Barn of Terror will scare your overalls off

Jim Boice Sr. with his hearse. (photos by Phyllis McCabe)

Lake Katrine has its own ghosts in the closet. Quite refreshingly, that is not a lead into another scathing political story.

The Boice family’s Barn of Terror is in its 15th year of traumatizing its visitors. This season sports 6,500 square feet of fright packed into eight rooms and a dreadful silo, a shocking mineshaft and a chilling field house, as well as a mind-bending corn maze over a mile long.


Jim Boice Sr. said that this agri-horror show “is not for the faint of heart.” The Barn of Terror, he said, differs from other scare houses in its approach. “We are different,” he said. “We don’t go for theatrics. We go for horror. We don’t have all these animatronics, we have people hiding. Like if there is someone hiding around the corner and someone warns you there is a guy hiding around the corner. Well, he has moved to a different spot.”

Barn of Terror has a never-growing storyline of an anti-human farmer Mr. Kobbe and his very peculiar undead family. This year’s theme, the Barn of Terror and Circle of Hell, has conflicts with trespassing neighbors nosing around to confirm reports of fields of dead cows. Kobbe’s family members closely resemble Boice’s own family, as they are one in the same.

Mr. Kobbe, a.k.a. Christopher Boice.

Jim Boice Jr. said scaring people within an inch of their lives is the family goal, and sometimes they go over the top with their mission. “We have had people wet themselves,” he said. “Sometimes go into the first hallway and they say they cannot do it, and have to turn around. Sometimes they say they have to do it, and they cover their eyes, and hide behind the person in front of them. We have these big football player dudes who come in and by the time they leave, they are crouching behind their cheerleader girlfriend.”

As scaring people runs in the family, Jim Boice Jr. said this season his 11-year-old niece has become a Kobbe family member as well.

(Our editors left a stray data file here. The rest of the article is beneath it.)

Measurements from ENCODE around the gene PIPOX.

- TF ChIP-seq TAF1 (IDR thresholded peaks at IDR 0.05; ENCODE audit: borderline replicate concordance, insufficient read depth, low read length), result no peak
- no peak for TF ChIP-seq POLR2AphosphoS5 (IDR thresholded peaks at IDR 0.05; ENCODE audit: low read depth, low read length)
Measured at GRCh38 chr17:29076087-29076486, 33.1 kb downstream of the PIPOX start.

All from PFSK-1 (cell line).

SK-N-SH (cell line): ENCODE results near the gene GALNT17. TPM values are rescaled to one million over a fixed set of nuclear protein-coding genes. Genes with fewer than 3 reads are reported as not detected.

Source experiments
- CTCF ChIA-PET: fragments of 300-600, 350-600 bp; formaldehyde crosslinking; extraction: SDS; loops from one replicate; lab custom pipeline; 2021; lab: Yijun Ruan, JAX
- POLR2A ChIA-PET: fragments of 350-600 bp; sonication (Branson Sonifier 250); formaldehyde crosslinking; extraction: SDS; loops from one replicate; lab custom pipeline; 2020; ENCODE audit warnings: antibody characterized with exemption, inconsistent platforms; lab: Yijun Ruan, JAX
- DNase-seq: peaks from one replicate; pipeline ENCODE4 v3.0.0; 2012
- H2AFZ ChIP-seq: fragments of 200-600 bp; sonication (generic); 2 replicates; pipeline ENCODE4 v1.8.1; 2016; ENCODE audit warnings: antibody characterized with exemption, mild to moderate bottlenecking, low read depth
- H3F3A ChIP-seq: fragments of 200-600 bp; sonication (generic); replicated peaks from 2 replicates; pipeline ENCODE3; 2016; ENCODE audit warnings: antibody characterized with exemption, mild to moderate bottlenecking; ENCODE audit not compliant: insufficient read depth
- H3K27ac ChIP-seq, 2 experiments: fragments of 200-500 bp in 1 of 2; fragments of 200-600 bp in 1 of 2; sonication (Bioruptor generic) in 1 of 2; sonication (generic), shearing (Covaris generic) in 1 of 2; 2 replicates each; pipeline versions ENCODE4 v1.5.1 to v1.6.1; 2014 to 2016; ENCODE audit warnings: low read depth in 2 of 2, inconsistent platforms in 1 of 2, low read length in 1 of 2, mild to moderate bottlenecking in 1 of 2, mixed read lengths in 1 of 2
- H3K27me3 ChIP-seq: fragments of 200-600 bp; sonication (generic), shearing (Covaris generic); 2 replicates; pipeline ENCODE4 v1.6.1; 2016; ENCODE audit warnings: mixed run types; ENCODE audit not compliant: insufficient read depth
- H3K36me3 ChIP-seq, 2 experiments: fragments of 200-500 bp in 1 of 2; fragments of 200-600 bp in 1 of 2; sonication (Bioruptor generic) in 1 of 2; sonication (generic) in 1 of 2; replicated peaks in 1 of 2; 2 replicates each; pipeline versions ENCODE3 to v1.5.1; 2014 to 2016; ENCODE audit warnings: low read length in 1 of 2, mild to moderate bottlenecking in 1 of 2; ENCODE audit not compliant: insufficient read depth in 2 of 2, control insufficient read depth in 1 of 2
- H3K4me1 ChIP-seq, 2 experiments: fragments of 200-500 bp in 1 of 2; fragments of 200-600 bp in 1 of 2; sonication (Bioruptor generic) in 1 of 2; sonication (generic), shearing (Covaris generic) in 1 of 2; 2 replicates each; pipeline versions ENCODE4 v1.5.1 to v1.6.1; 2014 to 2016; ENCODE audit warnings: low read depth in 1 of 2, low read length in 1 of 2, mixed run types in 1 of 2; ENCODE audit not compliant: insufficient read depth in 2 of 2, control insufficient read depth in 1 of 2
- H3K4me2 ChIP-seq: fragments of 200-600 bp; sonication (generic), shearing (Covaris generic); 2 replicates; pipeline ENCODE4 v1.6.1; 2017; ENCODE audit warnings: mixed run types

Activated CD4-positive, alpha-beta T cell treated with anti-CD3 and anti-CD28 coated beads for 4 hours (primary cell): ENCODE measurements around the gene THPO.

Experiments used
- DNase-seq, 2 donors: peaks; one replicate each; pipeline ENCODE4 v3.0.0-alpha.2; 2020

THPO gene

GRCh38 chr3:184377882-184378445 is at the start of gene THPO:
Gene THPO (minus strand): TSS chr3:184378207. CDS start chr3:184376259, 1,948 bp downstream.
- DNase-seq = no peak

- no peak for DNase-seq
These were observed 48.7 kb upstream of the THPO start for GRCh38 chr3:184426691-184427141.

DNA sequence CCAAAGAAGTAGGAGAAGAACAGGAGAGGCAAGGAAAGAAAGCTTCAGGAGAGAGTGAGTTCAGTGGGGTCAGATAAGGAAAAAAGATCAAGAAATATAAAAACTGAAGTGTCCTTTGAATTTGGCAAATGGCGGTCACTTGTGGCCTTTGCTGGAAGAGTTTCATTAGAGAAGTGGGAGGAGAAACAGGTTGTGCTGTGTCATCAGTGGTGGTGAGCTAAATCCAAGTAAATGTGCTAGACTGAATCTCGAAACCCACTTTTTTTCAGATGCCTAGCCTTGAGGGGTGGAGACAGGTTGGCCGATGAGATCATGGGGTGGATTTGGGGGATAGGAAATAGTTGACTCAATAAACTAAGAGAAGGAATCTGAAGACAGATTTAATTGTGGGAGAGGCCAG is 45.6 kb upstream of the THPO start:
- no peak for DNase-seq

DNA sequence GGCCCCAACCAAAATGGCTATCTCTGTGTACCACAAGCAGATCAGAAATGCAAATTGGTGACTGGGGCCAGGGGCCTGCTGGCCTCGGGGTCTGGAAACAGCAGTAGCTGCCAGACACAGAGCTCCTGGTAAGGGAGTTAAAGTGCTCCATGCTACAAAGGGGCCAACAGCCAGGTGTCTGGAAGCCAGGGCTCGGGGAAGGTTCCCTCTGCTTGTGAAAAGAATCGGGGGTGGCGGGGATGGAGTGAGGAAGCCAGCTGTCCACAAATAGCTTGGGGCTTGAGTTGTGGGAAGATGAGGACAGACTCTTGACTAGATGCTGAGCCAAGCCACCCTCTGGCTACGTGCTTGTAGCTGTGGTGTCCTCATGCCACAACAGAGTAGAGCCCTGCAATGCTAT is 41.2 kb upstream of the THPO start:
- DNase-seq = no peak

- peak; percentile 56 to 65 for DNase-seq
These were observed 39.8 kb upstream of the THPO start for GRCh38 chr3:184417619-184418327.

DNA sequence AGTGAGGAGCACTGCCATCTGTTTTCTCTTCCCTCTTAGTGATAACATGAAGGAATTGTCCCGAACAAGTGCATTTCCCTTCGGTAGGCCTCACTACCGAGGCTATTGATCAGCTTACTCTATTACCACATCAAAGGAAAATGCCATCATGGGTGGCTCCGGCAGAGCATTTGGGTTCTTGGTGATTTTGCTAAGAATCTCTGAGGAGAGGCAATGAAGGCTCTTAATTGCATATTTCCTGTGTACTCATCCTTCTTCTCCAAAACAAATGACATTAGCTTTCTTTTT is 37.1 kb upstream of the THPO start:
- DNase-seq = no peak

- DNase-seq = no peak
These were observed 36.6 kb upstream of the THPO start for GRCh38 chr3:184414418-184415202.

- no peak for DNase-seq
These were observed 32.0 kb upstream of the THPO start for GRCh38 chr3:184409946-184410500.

Jim Boice Sr. said the family began its foray into the haunted realm with a local church’s youth group, and evolved it from there.  Every year the family has built on it more and more, and they work on the barn year-round. Family and friends sit down every year at the table to eat and hash out new ideas and storylines. “We just want to help pay taxes, keep the farm going, and make some money on it at the same time; you know, the American dream,” he said. “When we did the youth group we had tons of people coming, but it was not for a fee. Now it is a business. We wanted to have people come to have fun, but not go bankrupt.”

Jim Boice Sr. said the barn is only ever closed for rain if it’s a heavy rain. Light rain means the horror show goes on, and recommends calling if there is a doubt. The entrance line is never more than 30 minutes, and there is a movie playing and snacks upon which to feast while waiting.

The season opens Friday, Sept. 29 at 25 Thru View Farm Road on Old Kings Highway in Lake Katrine. The Barn of Terror is open every Friday, Saturday and Sunday until Oct. 29, starting at 7pm on until no bodies are left. Tickets are $33, with discounts of $3 per ticket for parties of 10 or more with reservations. Military personnel, vets, police, firefighters and EMTs with ID also receive $3 off per person. The barn will host a “college night,” offering $3 off with anyone showing a valid college ID.  For more information, visit